Results of Pedicled Groin Flaps for Upper Extremity Coverage
Veera Venkata Naga Manohar Devarasetty, BS1, Justin Wayde Vickery, MD2 and Jed Ian Maslow, MD2, (1)Vanderbilt University School of Medicine, Nashville, TN, (2)Vanderbilt University Medical Center, Nashville, TN
Free flap reconstruction has become the preferred treatment over pedicled groin flaps for reconstruction of upper extremity soft tissue defects in recent decades. However, pedicled groin flaps are still used for a variety of reasons, although limited literature is available to guide surgeons and patients regarding outcomes. This study aimed to investigate the epidemiology and outcomes associated with pedicled groin flaps for upper extremity injuries.
Materials & Methods
The study was a single-institution retrospective case series of patients who underwent pedicled groin flaps for upper extremity soft tissue coverage between 1992 and 2022. The data collected included patient, injury, and surgical characteristics as well as outcomes and complications. An ordinal logistic regression, univariate and multivariate analysis was performed to assess the relationship between the total number of groin flap surgeries and complications with patient and injury characteristics.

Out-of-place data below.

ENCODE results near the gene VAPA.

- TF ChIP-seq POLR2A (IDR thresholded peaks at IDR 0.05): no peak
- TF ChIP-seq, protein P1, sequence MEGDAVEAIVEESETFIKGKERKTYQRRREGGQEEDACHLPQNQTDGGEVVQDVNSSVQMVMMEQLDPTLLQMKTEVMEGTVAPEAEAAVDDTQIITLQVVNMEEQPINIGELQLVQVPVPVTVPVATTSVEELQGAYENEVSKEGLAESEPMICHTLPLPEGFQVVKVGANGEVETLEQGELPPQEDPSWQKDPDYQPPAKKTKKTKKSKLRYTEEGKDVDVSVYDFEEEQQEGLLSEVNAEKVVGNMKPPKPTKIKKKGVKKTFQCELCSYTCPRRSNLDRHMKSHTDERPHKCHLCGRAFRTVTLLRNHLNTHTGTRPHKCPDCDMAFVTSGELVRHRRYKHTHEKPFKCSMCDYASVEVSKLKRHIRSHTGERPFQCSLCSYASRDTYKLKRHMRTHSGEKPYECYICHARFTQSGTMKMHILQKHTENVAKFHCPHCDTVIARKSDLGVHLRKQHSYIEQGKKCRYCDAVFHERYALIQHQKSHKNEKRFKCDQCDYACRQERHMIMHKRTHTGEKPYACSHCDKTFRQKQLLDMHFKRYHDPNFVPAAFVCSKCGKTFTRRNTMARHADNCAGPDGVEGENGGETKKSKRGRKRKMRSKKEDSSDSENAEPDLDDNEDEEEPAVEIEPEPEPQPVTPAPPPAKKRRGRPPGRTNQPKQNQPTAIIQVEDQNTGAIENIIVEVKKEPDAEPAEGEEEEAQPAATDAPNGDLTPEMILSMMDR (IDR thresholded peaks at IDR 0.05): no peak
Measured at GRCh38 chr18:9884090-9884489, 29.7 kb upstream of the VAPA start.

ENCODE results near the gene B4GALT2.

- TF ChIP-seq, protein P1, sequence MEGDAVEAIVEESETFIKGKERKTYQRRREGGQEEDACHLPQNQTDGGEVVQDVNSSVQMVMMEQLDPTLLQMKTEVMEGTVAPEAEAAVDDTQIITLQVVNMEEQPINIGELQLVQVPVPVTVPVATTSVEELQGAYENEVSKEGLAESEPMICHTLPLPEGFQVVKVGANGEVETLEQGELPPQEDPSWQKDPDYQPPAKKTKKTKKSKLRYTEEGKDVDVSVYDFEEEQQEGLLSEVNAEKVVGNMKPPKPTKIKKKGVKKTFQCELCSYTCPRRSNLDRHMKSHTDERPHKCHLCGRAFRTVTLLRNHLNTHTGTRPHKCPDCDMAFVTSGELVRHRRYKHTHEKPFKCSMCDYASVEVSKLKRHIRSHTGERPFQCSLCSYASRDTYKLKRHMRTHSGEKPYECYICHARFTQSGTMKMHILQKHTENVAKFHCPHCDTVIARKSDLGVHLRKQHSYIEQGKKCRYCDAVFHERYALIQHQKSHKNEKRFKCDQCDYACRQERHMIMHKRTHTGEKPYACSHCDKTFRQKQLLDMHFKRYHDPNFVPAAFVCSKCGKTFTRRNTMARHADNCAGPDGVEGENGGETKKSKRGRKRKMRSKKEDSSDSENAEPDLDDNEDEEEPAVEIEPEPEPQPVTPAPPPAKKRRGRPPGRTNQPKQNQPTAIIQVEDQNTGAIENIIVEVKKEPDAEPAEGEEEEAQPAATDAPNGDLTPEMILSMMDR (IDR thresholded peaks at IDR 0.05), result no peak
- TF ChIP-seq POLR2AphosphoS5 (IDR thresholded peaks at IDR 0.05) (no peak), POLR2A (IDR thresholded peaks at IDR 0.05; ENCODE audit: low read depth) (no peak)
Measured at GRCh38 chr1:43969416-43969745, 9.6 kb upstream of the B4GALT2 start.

The analysis included 88 pedicled groin flaps performed for upper extremity coverage, with a median follow-up of 1.14 (IQR: 0.67 â€“ 2.08) years after injury. Flaps were performed for high energy injuries (crush, motor vehicle collisions, ballistic, explosive), burns, sharp lacerations, and other (infection, oncologic, congenital defects). Patients had a median age of 35 (IQR: 22, 49) and underwent a median of 4 (IQR: 3, 5.25) surgeries. Stiffness (90.6%), partial flap loss (38%), and infection (32%) were the most common complications. Classification as a high-energy injury increased the risk of requiring more surgeries based on ordinal logistic regression. Univariate and bivariate analysis revealed no significant difference in wound complications based on patient and injury characteristics including number of comorbidities and smoking status.
Patients undergoing pedicled groin flaps for upper extremity injuries can expect to undergo an average of four surgeries. No patient factor increases the risk of complications though high energy injuries predict the need for more surgeries. This study represents the most extensive examination of pedicled groin flaps conducted to date.
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